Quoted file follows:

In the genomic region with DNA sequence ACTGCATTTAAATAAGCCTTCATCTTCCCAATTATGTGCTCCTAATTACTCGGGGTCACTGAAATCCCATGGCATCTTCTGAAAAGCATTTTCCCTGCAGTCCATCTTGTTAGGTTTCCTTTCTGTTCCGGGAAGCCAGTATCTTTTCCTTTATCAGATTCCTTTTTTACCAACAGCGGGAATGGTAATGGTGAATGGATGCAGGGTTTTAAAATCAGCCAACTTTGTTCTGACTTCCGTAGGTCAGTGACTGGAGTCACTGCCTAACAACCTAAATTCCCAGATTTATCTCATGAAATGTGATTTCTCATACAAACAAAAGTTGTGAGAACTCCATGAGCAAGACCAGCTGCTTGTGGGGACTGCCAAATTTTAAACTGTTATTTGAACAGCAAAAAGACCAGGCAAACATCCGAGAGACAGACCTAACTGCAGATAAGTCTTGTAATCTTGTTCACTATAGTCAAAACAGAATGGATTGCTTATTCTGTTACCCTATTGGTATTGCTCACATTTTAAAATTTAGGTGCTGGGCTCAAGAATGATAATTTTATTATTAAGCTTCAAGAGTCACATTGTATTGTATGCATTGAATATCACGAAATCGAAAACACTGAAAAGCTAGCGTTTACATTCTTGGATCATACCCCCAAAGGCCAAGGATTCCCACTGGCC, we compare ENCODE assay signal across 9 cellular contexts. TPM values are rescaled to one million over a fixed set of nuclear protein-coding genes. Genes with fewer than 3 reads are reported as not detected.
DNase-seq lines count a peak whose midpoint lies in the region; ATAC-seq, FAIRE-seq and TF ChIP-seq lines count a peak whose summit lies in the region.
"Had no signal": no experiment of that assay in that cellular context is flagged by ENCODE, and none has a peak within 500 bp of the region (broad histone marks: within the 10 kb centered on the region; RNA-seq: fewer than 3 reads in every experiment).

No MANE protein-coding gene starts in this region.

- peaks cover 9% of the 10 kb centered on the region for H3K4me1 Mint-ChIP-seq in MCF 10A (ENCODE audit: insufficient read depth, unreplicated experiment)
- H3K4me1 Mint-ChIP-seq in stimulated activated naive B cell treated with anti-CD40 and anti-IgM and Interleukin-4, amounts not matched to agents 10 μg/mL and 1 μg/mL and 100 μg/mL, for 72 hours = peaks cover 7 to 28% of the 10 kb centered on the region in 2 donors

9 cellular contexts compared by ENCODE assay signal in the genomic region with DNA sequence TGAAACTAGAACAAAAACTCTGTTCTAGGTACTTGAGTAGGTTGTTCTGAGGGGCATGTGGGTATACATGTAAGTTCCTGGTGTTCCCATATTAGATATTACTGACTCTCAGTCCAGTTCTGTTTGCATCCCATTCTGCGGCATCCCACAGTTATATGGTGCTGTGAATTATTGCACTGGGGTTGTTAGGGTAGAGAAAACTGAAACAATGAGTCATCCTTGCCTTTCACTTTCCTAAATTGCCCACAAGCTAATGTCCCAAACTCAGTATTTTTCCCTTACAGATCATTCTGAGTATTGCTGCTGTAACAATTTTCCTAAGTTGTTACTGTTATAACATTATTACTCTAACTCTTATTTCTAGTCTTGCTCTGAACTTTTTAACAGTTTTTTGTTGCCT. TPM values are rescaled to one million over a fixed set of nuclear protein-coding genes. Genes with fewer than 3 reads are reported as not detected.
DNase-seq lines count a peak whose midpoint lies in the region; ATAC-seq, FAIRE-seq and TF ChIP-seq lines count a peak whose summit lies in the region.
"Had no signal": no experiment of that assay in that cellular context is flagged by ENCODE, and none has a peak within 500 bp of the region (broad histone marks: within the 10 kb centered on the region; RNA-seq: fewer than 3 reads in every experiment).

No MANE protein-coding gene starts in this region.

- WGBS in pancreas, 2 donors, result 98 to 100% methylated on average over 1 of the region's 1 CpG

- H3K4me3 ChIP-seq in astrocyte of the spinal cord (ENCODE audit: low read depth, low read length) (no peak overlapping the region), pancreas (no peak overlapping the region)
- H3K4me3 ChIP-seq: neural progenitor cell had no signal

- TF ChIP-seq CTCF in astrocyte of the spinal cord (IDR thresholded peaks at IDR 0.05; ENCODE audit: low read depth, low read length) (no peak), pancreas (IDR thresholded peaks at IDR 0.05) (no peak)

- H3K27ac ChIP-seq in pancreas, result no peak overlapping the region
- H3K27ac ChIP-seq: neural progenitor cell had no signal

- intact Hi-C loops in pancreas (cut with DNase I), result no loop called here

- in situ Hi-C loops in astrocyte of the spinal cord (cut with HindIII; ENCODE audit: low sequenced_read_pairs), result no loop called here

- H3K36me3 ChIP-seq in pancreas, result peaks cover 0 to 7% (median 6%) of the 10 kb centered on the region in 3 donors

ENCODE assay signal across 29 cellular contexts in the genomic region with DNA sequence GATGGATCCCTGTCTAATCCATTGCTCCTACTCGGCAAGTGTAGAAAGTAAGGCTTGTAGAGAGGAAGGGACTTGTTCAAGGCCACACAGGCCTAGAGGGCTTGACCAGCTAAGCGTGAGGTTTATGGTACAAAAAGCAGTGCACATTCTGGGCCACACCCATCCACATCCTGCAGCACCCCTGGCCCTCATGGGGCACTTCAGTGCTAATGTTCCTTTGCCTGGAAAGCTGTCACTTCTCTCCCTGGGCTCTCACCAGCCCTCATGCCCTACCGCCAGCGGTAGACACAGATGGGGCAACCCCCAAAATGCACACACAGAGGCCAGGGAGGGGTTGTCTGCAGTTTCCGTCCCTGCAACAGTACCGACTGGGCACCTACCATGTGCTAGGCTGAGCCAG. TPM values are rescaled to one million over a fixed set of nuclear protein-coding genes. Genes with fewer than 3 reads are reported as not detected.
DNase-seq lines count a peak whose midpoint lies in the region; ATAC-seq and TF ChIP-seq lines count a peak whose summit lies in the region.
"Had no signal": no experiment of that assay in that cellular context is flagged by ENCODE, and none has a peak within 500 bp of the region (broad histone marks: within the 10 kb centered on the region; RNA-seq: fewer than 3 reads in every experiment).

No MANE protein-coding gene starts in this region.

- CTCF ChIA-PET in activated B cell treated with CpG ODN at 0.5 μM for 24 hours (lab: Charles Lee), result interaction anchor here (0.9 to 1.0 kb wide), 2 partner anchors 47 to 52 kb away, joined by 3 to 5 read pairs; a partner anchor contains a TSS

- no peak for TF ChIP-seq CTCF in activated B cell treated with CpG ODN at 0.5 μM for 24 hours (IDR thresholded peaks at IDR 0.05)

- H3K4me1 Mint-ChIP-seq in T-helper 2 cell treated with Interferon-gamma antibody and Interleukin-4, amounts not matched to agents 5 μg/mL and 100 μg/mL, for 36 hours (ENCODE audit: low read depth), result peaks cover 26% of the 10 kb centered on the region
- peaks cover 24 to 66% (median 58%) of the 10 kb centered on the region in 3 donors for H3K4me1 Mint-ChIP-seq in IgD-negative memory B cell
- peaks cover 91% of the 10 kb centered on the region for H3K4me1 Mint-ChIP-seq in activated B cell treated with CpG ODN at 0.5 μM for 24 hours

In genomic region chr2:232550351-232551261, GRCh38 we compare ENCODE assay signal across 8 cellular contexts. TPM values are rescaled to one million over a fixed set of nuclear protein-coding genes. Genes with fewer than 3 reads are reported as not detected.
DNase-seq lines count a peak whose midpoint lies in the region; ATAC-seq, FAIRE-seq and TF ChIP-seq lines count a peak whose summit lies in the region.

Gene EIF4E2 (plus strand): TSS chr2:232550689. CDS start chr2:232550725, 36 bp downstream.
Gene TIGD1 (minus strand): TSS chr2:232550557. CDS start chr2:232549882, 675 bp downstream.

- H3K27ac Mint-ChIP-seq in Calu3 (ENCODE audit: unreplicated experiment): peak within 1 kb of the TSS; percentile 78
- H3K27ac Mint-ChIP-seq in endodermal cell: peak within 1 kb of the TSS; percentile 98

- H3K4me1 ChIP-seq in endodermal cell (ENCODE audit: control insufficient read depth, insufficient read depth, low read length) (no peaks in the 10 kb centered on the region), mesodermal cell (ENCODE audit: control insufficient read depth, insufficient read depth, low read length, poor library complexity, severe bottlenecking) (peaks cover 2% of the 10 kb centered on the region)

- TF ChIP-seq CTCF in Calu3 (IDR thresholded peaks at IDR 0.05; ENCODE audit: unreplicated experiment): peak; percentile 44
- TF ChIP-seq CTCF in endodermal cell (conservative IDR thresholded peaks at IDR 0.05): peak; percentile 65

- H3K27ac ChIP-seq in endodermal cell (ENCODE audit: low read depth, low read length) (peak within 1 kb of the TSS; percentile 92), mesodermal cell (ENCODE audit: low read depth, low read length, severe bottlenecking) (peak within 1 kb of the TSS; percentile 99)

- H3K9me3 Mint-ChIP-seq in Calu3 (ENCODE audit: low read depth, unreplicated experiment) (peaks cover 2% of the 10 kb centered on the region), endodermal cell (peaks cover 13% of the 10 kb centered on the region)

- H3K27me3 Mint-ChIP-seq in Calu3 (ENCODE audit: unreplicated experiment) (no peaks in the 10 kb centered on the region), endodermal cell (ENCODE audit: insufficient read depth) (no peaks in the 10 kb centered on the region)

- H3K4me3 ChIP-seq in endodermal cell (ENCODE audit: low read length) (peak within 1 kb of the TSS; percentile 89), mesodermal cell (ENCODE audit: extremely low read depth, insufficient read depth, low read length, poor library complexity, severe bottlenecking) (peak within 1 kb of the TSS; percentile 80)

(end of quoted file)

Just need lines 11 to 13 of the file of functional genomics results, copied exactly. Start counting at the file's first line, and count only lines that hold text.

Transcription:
- WGBS in pancreas, 2 donors, result 98 to 100% methylated on average over 1 of the region's 1 CpG

- H3K4me3 ChIP-seq in astrocyte of the spinal cord (ENCODE audit: low read depth, low read length) (no peak overlapping the region), pancreas (no peak overlapping the region)
- H3K4me3 ChIP-seq: neural progenitor cell had no signal